Thursday, December 8, 2011

support Hungary

Arrived today:

Please find attached sign-on letter from our Hungarian allies, and please note the short deadline for action (below). /Johanna Westeson, CRR

Dear organizations,
One of the coalition parties in the Hungarian government is introducing an amendment to Hungary’s budget for 2012 that would delete the amount set aside for subsidizing abortions. We are seeking signatures by organizations to the attached letter until Saturday 10th December and will submit the letter on Monday.

If you wish to sign the letter, please send your name, position and organizational affiliation to the following two addresses by 24:00 (Central European Time) Saturday 10th December 2011:

We will also prepare a press release on this letter, and your name, position and organization may appear in it.

Best regards,
Gábor Kuszing, Patent Association,<>
Stefánia Kapronczay, Hungarian Civil Liberties Union,

To: Orbán Viktor Subject: Stop Budget Cut on Abortion

Dear Mr Prime Minister Orbán Viktor,

We are writing to express our concern that two Hungarian MPs of your coalition partner KDNP have introduced an amendment to the bill on Hungary’s 2012 budget to delete the 400 million forints (1.374 million euros) originally planned to support the medical bills of women who cannot afford to pay for an abortion. Currently the mandatory health insurance covers only the cost of abortions carried out on health-related grounds. If the pregnancy is the result of a crime or if the abortion is requested for other, legal, reasons, the price has to be covered by the woman herself. However she can ask for a reduction or waiver based on her socioeconomic situation. It is this option that your colleagues at KDNP want to abolish.

Studies cited by the Guttmacher Institute—a highly respected think tank relied upon by both sides of the abortion debate—indicate that restricting poor girls’ and women’s access to abortion results in women carrying unwanted pregnancies to term against their will. This should not happen if abortion is legal in a country. Research shows also that even the poor women who manage to scrape the money together do so at a cost: they use money they would otherwise spend on utility bills, food and clothing for themselves and their children, they pawn necessary household item and and are forced to wait 2 to 3 weeks longer than those women who find themselves in a more advantaged financial situation. This results in more complicated, later abortions, and some women will undoubtedly miss the deadline for a legal abortion altogether.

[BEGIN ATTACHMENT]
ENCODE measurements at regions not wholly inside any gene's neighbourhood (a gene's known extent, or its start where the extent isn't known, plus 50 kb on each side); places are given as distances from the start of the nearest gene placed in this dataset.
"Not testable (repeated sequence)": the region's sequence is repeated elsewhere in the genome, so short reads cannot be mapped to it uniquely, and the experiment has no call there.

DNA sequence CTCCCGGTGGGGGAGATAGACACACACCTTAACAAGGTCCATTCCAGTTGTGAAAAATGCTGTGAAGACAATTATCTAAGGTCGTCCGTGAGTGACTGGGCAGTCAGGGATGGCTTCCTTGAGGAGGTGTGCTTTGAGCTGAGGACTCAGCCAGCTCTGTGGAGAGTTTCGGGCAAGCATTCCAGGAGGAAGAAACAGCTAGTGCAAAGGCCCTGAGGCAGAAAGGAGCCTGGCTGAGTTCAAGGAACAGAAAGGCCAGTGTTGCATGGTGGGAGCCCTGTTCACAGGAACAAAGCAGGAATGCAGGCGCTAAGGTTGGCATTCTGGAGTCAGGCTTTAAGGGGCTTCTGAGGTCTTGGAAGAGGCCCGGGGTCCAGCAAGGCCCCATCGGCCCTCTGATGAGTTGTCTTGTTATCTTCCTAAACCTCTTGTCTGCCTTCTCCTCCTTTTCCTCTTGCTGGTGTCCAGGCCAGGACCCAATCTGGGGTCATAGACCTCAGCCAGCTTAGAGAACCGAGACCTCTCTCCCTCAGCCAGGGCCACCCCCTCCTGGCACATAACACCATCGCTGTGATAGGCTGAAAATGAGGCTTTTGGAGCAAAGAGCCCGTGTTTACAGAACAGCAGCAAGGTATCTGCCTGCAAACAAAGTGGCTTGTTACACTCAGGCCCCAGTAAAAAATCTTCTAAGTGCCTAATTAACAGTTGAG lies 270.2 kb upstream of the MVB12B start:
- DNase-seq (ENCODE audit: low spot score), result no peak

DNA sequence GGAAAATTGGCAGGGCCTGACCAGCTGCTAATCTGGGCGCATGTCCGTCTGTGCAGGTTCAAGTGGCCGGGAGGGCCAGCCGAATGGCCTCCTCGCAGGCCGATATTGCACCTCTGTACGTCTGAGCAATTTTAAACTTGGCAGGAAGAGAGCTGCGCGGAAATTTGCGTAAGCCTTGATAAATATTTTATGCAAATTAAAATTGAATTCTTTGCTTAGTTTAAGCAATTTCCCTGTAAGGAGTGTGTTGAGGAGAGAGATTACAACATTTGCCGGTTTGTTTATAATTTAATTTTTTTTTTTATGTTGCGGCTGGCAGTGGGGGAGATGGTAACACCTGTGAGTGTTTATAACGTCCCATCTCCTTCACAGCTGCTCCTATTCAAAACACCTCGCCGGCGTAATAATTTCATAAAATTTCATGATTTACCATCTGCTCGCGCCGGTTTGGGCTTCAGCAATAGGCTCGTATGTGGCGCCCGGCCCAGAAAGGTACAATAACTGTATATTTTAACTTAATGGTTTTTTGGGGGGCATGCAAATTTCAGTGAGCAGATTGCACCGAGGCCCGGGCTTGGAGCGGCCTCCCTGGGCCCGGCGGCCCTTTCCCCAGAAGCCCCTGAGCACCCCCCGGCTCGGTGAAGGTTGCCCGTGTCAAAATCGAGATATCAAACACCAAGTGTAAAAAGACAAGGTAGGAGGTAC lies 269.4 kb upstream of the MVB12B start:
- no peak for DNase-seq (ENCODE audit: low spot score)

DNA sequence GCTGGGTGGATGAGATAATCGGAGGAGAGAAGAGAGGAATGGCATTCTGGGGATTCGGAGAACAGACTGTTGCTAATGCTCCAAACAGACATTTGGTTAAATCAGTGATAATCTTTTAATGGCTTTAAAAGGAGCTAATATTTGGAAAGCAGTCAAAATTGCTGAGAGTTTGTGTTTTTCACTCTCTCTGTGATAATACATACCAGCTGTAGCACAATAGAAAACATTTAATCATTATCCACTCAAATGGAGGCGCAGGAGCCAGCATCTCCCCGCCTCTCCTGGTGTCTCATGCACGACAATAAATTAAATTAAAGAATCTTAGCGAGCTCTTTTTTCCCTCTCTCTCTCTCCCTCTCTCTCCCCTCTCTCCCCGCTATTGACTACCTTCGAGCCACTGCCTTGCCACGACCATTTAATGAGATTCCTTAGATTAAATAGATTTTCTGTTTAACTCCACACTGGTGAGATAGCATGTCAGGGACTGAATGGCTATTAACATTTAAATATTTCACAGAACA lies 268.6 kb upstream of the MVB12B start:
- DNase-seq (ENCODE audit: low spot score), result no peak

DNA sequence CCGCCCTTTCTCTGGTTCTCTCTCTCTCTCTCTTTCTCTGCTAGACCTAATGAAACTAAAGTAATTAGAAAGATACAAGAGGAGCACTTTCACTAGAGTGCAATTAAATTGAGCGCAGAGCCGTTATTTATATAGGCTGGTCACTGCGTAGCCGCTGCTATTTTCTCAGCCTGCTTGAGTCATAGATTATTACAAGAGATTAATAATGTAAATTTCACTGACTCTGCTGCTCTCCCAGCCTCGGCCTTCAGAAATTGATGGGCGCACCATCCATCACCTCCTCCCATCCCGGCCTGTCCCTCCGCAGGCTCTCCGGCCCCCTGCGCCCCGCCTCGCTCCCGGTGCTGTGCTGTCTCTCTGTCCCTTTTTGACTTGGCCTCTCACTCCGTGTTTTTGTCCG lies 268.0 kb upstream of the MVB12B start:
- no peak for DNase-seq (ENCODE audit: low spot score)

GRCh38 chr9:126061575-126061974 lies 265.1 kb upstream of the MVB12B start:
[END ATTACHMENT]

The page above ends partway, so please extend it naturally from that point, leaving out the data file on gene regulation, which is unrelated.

Deleting this amount from next year’s budget will deprive the poorest and most vulnerable of women and adolescents from the ability to exercise some control over their fertility. Thus the proposed measure would have a clear discriminatory effect, targeting those who are already in a disadvantaged position in society and making it even harder for them to regain control over their lives. Our sources in the Hungarian medical profession claim that much of this funding covers the abortion costs of teenage girls who live in poverty or in children’s homes, and of other women who are so poor that the cost of an abortion (29,710 forints or 102 euros) constitutes a major barrier in their access to legal reproductive health services. These girls and women could easily lose their chance to access education; their ability to raise their already existing children could be negatively affected if they were to give birth to another child; and they could be exposed to an even deeper level of poverty.

We would like to remind the Hungarian government of its obligations under human rights law, for example, under the Convention on the Elimination of All Forms of Discrimination against Women (CEDAW) and the International Covenant on Economic, Social and Cultural Rights (ICESCR). These treaties and their respective monitoring bodies specify that practices that discriminate against women and girls and barriers to health care must be removed in order for Hungary to live up to its international obligations. Any steps that worsen the situation for women and girls in their access to reproductive health care and that increase discrimination shall be seen as retrogressive and are as such prohibited under international human rights law.

For the above-mentioned reasons we request you to stop this amendment by speaking up against it and by instructing members of your party to vote against it.

Respectfully yours, XY

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